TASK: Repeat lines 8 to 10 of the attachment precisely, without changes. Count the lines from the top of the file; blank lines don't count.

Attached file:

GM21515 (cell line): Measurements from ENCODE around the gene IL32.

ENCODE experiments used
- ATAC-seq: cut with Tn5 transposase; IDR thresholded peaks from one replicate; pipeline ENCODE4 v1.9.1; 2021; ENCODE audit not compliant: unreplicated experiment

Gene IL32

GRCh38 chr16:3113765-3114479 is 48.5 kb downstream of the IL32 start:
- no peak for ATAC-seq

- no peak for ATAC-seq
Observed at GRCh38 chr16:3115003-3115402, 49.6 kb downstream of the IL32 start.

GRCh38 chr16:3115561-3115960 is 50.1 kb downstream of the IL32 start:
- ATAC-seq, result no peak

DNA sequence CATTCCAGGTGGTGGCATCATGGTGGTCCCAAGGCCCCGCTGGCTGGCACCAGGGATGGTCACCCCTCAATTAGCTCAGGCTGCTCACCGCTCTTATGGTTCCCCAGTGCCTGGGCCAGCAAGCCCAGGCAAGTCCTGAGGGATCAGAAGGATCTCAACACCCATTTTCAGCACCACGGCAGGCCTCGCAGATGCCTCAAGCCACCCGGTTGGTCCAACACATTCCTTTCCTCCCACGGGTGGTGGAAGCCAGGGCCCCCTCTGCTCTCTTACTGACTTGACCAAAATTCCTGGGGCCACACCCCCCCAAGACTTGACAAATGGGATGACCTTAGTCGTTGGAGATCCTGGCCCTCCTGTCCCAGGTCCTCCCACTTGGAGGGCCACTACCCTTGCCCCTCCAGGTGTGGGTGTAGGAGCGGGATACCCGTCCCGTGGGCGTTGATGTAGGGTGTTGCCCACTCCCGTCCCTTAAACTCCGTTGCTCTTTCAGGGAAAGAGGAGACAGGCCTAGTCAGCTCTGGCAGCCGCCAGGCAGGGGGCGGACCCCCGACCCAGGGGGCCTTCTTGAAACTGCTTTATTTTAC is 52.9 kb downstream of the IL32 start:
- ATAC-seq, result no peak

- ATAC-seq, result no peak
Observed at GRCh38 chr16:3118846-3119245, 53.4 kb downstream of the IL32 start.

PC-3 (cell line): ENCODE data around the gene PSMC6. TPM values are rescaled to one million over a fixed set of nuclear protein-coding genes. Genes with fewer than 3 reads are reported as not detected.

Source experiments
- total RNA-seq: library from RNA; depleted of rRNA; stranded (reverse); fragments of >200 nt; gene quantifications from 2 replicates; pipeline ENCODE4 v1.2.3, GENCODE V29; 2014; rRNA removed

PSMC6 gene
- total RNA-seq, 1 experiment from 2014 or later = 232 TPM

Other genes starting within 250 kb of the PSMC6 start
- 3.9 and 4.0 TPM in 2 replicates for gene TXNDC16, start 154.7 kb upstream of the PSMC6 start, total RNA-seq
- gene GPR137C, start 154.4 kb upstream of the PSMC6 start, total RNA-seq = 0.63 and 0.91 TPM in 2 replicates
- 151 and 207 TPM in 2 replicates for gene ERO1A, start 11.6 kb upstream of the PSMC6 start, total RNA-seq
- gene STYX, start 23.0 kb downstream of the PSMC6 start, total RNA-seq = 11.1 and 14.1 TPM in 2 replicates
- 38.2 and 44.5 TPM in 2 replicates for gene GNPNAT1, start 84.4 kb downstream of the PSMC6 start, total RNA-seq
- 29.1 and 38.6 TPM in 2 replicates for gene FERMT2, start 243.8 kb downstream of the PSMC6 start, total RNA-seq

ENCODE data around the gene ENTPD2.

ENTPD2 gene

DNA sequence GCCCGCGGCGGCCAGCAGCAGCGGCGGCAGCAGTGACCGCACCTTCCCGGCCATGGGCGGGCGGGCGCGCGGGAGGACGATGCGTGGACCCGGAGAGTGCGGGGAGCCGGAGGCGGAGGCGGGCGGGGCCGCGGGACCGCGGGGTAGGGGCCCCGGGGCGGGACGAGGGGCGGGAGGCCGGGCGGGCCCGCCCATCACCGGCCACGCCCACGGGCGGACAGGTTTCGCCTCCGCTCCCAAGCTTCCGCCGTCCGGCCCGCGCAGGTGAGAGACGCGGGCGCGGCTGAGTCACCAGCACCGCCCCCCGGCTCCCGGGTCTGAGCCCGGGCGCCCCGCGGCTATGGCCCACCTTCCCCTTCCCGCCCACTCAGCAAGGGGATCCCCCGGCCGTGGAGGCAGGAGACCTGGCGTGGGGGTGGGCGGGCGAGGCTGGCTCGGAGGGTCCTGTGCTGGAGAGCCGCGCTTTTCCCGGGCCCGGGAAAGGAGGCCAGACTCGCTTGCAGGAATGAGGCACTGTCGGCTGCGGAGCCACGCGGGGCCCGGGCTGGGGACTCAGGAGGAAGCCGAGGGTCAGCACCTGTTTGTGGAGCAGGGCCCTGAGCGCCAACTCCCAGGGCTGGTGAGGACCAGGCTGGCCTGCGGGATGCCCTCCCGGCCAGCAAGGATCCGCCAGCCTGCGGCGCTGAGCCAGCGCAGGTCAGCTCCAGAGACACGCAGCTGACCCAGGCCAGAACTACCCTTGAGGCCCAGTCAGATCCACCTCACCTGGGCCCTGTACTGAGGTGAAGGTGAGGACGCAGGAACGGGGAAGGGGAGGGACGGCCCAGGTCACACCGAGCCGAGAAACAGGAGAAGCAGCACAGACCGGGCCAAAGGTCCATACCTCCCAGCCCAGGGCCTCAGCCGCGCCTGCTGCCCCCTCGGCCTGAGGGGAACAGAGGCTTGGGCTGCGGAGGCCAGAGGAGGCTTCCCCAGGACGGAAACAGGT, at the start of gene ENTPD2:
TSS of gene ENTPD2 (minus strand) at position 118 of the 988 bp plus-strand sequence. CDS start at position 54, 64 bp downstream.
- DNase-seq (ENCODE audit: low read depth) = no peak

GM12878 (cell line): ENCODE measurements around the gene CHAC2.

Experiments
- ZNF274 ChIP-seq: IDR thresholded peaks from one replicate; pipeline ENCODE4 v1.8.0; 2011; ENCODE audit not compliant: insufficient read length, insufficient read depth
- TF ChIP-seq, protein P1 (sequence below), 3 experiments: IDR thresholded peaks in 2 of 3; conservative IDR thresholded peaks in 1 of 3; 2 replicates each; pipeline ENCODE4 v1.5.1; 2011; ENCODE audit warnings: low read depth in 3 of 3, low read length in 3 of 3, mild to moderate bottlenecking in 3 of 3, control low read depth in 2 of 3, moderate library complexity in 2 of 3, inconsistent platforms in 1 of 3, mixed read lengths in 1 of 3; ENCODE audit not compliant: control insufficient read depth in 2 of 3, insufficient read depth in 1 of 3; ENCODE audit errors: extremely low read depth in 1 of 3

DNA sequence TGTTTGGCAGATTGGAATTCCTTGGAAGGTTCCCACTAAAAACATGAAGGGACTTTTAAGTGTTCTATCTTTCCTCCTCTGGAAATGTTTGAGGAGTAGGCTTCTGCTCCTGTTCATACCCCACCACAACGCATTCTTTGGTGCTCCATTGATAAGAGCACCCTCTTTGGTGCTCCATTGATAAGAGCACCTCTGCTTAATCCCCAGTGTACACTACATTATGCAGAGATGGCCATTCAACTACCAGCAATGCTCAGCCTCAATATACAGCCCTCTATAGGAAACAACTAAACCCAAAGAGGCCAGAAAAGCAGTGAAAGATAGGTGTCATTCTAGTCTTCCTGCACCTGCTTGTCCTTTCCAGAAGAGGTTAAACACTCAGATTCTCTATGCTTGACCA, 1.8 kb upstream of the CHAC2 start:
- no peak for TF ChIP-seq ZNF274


Observed at GRCh38 chr16:3115003-3115402, 49.6 kb downstream of the IL32 start.

GRCh38 chr16:3115561-3115960 is 50.1 kb downstream of the IL32 start:
- ATAC-seq, result no peak